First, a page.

An estate freeze is one of the more common estate planning tax strategies. When an individual shareholder holds shares of a private corporation, a “freeze” can be used to lock in the current value of the individual’s estate, which ultimately defers tax when the shares of the company pass to the next generation. The future growth of the business can then be transferred from the original owner to their heirs, effecting estate planning and an intergenerational transfer of wealth.
Benefits of an Estate Freeze
An estate freeze is commonly undertaken where the intention is to transfer ownership of a company to the next generation. The freeze is a tool that allows a parent to plan the transfer of wealth to their children or grandchildren, while fixing the amount of capital gains that will be taxed on death. This provides a planning opportunity and eliminates unknown variables regarding estate value upon death.
The mechanics are usually quite simple. Generally, the parent owns common shares of a family corporation. As the corporation increases in value, the value of these shares increase in value as does the eventual capital gain on death. The estate freeze is put in place by having the parent exchange the common shares for preferred shares of the corporation which have a fixed value equal to the value of the common shares. Members of the next generation or a family trust purchase new common shares and all future growth of the corporation’s value will attach to the new common shares.
Since the amount of capital gains taxed at death is pretty well fixed at this point, often life insurance is purchased for that amount at the same time as the estate freeze.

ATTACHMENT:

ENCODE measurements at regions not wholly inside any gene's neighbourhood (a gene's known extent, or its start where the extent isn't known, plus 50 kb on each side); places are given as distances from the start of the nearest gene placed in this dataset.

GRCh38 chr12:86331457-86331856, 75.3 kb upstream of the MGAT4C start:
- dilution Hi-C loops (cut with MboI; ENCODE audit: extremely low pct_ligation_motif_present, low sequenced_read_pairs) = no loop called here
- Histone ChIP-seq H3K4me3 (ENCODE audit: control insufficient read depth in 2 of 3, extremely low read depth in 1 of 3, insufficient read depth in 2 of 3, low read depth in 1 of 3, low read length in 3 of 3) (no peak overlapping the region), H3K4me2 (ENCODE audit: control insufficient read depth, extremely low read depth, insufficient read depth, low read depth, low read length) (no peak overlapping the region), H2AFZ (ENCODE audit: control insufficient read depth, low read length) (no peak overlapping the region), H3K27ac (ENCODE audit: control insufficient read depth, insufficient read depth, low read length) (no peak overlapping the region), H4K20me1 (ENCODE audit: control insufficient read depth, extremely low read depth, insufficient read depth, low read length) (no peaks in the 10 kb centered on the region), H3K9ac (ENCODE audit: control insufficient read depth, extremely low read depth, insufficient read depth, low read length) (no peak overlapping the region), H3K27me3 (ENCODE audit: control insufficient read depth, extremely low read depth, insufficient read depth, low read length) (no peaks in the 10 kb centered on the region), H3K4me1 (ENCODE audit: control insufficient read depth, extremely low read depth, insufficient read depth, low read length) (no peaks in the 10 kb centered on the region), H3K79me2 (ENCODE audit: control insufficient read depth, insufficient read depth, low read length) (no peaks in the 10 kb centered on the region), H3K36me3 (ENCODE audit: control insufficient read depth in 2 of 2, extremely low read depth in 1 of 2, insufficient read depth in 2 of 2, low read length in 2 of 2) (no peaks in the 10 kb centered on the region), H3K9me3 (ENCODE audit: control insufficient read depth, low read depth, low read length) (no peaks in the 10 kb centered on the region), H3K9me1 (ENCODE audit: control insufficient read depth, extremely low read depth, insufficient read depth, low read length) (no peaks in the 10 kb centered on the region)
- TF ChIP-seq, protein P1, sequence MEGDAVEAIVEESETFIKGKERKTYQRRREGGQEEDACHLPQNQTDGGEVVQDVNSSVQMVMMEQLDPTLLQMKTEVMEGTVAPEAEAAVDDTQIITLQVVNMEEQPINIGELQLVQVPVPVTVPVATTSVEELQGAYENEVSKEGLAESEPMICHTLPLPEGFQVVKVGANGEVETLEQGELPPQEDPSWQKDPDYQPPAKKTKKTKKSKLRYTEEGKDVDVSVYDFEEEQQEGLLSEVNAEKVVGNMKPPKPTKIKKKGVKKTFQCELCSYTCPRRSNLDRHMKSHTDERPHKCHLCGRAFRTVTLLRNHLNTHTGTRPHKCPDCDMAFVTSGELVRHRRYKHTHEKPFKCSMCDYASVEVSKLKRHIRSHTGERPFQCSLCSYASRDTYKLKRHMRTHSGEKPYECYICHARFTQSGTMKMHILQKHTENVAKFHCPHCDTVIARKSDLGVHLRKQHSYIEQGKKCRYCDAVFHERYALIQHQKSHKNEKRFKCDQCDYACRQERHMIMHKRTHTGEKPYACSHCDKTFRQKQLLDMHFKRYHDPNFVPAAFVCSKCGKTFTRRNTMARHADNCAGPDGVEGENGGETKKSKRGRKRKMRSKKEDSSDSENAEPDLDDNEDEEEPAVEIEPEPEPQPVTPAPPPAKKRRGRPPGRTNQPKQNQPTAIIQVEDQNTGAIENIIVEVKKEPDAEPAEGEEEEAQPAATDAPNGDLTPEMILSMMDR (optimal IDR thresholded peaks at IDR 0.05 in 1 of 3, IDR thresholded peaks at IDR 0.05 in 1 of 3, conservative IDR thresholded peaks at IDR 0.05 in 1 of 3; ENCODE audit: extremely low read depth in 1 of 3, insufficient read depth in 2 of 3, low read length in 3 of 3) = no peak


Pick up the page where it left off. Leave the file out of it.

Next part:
An estate freeze also allows a shareholder to crystallize his or her capital gains exemption. If the shares qualify for the exemption, the shareholder may eliminate tax on all or a portion of the gain on disposition. If the shares do not qualify for the capital gains exemption at the time of the estate freeze due to the type of assets it holds, it is sometimes possible to restructure holdings at that time to ensure eligibility.
Access to the capital gains exemption may also be multiplied among family members depending on the structure of the estate freeze. Opportunities for income splitting may arise as well.
Key Estate Freeze Considerations
The shareholder should consider whether an estate freeze will sufficiently provide for his or her needs and lifestyle for their lifetime in conjunction with the rest of their wealth planning. If a freezor is young, for example, it may be too early to forego the future growth of the business. In this case, a partial estate freeze may be worth considering.
It is also important for the shareholder to consider whether he or she intends to maintain control of the family business. If so, the characteristics of the shares the freezor receives can be such that he or she maintains voting control. Drafting a proper shareholder agreement is also advisable.
If any member of the family lives in the United States or other jurisdictions, the estate freeze is more complicated in nature and other estate tax planning options may be preferred.
Tax counsel should be engaged in order to ensure there are no unfavourable outcomes, such as attribution of income back to the original shareholder or unintended shareholder benefits.
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If you have any questions about estate freezes, drafting a shareholder agreement or any other topic related to estates and trusts, please do not hesitate to contact a member of our team.